STUDY OBJECTIVE: To assess whether in an urban population stage at breast cancer diagnosis is related to area of living and to what extent intra-urban differences in breast cancer mortality are related to incidence respectively stage at diagnosis. DESIGN: National registries were used to identify cases. Mortality in 17 residential areas was studied in relation to incidence and stage distribution using linear regression analysis. Areas with high and low breast cancer mortality, incidence and proportion of stage II+ tumours at diagnosis were also compared in terms of their sociodemographic profile. SETTING: City of Malmo in southern Sweden. PATIENTS: The 1675 incident breast cancer cases and 448 deaths that occurred in women above 45 years of age in Malmo 1986-96. MAIN RESULTS: Average annual age standardised breast cancer mortality ranged between residential areas, from 35/10(5) to 107/10(5), p = 0.04. Mortality of breast cancer was not correlated to incidence, r = 0.22, p = 0.39. The ratio of stage II+/0-I cancer incidence varied between areas from 0.45 to 1.99 and was significantly correlated to breast cancer mortality, r = 0.53, p = 0.03. Areas with high proportion of stage II+ cancers and high mortality/incidence ratio were characterised by a high proportion of residentials receiving income support, being foreigners and current smokers. CONCLUSIONS: Within this urban population there were marked differences in breast cancer mortality between residential areas. Stage at diagnosis, but not incidence, contributed to the pattern of mortality. Areas with high proportion of stage II+ tumours differed unfavourably in several sociodemographic aspects from the city average.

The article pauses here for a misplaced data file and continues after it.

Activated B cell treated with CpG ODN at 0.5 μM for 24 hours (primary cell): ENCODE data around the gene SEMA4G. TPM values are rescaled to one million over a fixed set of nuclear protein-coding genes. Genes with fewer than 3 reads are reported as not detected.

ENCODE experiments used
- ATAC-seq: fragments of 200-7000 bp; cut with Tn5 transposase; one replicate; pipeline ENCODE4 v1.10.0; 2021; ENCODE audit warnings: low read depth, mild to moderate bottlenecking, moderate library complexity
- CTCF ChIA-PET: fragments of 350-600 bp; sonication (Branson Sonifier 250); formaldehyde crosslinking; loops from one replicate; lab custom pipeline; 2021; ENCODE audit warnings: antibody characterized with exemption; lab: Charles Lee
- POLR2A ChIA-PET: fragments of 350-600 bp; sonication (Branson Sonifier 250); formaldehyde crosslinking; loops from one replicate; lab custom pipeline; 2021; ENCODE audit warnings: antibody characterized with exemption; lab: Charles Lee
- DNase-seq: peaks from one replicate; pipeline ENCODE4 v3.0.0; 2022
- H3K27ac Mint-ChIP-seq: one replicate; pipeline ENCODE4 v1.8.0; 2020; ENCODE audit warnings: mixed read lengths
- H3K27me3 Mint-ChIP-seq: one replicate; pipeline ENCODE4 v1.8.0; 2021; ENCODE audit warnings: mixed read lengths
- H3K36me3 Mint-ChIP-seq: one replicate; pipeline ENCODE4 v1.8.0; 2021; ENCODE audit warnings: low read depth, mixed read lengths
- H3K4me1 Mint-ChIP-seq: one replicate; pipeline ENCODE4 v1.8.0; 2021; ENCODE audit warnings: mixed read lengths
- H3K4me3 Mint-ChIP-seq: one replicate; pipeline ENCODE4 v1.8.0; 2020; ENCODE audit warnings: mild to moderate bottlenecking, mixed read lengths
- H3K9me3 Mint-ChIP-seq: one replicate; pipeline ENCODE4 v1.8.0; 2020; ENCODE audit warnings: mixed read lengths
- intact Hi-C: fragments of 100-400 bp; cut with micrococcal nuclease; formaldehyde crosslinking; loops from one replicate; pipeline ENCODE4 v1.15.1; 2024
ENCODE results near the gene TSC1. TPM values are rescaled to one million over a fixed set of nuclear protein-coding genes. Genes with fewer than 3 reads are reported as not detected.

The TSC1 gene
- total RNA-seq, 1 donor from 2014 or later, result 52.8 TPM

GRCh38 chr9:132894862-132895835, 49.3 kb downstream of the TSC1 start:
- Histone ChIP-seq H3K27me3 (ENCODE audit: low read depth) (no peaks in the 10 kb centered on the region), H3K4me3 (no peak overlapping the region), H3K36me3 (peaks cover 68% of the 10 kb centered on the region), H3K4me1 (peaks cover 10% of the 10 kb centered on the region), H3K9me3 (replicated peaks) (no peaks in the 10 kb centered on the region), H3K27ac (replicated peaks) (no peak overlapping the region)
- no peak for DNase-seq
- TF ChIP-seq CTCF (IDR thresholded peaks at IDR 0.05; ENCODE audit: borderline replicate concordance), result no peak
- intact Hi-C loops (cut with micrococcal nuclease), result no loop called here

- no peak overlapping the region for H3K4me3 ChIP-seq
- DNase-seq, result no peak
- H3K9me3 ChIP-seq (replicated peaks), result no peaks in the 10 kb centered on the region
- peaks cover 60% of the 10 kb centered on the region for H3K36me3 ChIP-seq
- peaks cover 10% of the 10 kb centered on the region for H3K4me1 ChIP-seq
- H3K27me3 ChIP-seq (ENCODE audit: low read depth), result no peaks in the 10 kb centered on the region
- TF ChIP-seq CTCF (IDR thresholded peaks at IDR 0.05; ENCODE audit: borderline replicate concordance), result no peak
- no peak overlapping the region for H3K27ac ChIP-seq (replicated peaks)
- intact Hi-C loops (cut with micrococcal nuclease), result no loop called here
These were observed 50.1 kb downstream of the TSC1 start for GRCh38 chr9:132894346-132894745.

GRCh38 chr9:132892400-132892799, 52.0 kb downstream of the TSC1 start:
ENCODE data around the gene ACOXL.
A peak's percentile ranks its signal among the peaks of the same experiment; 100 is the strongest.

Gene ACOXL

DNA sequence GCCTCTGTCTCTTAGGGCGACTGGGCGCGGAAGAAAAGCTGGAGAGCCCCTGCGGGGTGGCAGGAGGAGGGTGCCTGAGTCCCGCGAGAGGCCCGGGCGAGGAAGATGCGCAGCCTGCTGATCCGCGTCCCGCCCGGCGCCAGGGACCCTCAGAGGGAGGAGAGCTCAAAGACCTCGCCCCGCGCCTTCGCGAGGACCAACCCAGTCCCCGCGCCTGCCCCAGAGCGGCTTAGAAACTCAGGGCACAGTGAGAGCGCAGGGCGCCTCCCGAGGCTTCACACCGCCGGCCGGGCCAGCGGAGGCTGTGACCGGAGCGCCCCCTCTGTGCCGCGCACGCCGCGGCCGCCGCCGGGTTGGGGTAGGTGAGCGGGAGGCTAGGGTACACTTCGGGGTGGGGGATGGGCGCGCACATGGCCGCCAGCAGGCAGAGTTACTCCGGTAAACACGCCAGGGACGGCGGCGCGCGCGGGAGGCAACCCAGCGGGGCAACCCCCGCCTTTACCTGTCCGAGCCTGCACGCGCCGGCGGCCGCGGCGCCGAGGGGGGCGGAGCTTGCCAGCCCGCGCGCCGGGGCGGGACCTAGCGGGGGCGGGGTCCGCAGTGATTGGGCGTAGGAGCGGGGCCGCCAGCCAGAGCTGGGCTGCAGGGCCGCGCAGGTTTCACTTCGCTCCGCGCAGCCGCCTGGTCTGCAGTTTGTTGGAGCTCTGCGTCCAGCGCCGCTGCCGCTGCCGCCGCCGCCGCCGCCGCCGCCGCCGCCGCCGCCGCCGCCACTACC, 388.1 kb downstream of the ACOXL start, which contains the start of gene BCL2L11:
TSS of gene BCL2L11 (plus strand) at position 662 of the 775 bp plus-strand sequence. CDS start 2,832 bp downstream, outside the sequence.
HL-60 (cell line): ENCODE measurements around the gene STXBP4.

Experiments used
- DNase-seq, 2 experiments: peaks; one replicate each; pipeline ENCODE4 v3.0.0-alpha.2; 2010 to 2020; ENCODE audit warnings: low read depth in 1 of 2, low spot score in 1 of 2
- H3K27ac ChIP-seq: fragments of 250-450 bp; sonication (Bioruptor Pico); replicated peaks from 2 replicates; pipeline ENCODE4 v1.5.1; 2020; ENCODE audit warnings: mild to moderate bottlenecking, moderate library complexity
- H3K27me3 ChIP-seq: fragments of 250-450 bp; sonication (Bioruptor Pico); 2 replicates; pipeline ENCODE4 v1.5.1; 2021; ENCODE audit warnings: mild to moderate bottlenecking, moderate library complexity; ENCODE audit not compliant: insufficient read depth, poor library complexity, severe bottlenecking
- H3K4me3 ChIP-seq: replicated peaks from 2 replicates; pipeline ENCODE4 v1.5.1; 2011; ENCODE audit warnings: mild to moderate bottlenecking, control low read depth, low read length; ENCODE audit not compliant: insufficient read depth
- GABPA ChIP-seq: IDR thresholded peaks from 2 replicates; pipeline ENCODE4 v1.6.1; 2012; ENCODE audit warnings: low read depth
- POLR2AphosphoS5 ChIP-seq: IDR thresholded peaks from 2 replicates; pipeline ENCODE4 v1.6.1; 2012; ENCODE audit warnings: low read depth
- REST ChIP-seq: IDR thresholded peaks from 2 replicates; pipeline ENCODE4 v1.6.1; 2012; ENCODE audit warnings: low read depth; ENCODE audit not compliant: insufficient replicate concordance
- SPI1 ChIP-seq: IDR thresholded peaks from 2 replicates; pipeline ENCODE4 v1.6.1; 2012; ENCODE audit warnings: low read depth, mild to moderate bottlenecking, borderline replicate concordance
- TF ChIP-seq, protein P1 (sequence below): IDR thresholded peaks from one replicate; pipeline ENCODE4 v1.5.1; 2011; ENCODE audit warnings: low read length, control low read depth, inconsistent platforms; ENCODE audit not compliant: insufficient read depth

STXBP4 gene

Subject classification (UKÄ)
- Public Health, Global Health, Social Medicine and Epidemiology
- Cancer and Oncology
- Cell and Molecular Biology